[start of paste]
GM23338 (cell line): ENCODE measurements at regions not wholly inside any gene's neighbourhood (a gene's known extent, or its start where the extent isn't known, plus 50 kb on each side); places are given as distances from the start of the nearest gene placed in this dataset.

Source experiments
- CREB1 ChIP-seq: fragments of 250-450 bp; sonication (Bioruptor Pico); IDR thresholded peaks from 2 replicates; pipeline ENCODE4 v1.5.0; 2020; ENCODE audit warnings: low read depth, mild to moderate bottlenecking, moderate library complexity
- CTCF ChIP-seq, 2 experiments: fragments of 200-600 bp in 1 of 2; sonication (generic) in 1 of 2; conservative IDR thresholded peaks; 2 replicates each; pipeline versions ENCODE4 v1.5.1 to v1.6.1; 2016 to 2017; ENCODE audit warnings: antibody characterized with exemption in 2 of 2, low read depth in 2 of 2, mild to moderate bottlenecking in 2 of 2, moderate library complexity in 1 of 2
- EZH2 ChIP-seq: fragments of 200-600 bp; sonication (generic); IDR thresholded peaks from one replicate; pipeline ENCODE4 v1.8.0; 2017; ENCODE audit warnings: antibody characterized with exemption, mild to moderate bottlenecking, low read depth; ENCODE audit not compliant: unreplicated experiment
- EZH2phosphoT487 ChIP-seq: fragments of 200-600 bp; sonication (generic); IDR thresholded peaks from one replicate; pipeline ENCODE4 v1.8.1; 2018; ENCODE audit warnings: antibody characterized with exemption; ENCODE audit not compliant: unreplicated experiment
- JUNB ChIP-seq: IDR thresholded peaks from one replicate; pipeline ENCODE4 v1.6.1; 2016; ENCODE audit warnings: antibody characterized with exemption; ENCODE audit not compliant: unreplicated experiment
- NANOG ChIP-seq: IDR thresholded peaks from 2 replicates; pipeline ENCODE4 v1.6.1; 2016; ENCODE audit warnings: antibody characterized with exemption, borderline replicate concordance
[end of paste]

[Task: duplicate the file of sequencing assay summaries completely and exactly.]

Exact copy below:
GM23338 (cell line): ENCODE measurements at regions not wholly inside any gene's neighbourhood (a gene's known extent, or its start where the extent isn't known, plus 50 kb on each side); places are given as distances from the start of the nearest gene placed in this dataset.

Source experiments
- CREB1 ChIP-seq: fragments of 250-450 bp; sonication (Bioruptor Pico); IDR thresholded peaks from 2 replicates; pipeline ENCODE4 v1.5.0; 2020; ENCODE audit warnings: low read depth, mild to moderate bottlenecking, moderate library complexity
- CTCF ChIP-seq, 2 experiments: fragments of 200-600 bp in 1 of 2; sonication (generic) in 1 of 2; conservative IDR thresholded peaks; 2 replicates each; pipeline versions ENCODE4 v1.5.1 to v1.6.1; 2016 to 2017; ENCODE audit warnings: antibody characterized with exemption in 2 of 2, low read depth in 2 of 2, mild to moderate bottlenecking in 2 of 2, moderate library complexity in 1 of 2
- EZH2 ChIP-seq: fragments of 200-600 bp; sonication (generic); IDR thresholded peaks from one replicate; pipeline ENCODE4 v1.8.0; 2017; ENCODE audit warnings: antibody characterized with exemption, mild to moderate bottlenecking, low read depth; ENCODE audit not compliant: unreplicated experiment
- EZH2phosphoT487 ChIP-seq: fragments of 200-600 bp; sonication (generic); IDR thresholded peaks from one replicate; pipeline ENCODE4 v1.8.1; 2018; ENCODE audit warnings: antibody characterized with exemption; ENCODE audit not compliant: unreplicated experiment
- JUNB ChIP-seq: IDR thresholded peaks from one replicate; pipeline ENCODE4 v1.6.1; 2016; ENCODE audit warnings: antibody characterized with exemption; ENCODE audit not compliant: unreplicated experiment
- NANOG ChIP-seq: IDR thresholded peaks from 2 replicates; pipeline ENCODE4 v1.6.1; 2016; ENCODE audit warnings: antibody characterized with exemption, borderline replicate concordance